Year opened: 1987
Notable: A course-wide renovation in 1999 took this 27-hole Maples design to the next level. The three 9s are broken up between a links style (North), parkland (East) and a close look at the Calabash River (West). The diversity on one property is seldom seen.

Course: Sandpiper Bay Golf Club
City: Sunset Beach
Year opened: 1988
Notable: Split between the aptly named Sand, Piper and Bay 9s, the course stretches to as far as 6,400 yards from the white tees and upwards of 6,800 from the tips. Each section mixes in a good bit of water, leaving plenty of trouble spots from start to finish.

Course: Willbrook Plantation Golf Club
City: Pawleys Island
Year opened: 1989
Notable: Willbrook blends golf with its deep past, as this former working plantation recognizes its time during and after slavery days. Historical markers are spread throughout the grounds, identifying what made this land what it is today.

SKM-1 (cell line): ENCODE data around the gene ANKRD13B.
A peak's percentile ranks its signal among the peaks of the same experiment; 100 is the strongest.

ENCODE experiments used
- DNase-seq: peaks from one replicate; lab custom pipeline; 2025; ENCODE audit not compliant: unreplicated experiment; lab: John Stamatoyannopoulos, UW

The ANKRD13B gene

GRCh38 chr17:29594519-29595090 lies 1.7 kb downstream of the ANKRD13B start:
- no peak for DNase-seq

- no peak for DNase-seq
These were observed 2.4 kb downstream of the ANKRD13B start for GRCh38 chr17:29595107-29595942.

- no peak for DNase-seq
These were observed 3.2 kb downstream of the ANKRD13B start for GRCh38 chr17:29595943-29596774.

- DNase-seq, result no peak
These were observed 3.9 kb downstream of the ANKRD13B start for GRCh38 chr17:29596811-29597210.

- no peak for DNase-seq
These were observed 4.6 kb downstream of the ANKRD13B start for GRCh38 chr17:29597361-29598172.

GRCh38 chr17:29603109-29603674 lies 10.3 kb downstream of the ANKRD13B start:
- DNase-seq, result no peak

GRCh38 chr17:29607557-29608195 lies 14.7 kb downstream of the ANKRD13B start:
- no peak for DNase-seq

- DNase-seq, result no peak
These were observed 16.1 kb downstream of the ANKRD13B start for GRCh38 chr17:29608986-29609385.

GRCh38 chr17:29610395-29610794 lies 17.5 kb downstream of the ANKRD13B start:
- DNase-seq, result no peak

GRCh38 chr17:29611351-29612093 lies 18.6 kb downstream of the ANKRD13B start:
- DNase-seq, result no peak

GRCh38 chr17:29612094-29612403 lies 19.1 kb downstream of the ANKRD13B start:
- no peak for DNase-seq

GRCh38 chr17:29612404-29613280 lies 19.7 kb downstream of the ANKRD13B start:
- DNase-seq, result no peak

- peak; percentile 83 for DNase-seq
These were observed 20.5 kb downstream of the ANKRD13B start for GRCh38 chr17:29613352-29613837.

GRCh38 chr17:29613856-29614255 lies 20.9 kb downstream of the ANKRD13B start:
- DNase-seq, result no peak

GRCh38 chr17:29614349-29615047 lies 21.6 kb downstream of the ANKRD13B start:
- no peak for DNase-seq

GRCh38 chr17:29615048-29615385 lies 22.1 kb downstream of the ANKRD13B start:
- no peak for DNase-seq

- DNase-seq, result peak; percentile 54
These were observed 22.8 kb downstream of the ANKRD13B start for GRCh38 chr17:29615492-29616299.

Course: Sea Trail Golf Club, Maples Course
City: Sunset Beach
Year opened: 1990
Notable: Utilizing the tall tree lines and plenty of twists and turns, the Maples Course at Sea Trail measures just under 6,000 yards from the whites and just 6,384 from the tips. Distance will be relegated to a small number of holes while shotmaking takes priority.

Course: Man O’ War Golf ClubMan O War 18th
City: Myrtle Beach
Year opened: 1996
Notable: Designed around an 80-acre lake, Man O’ War has visible water from every single hole. The course, along with The Wizard, is buried in the middle of the Carolina Forest section of Myrtle Beach, just west of the city limits.  (Man O’ War 18th pictured right)

Course: The Wizard Golf Club
City: Myrtle Beach
Year opened: 1996
Notable: Maples cut The Wizard out of the once-tree-heavy land at the sound end of Carolina Forest, but this was no forest. Extensive mounding and other elevation changes create plenty of blind tee shots and a true open feel.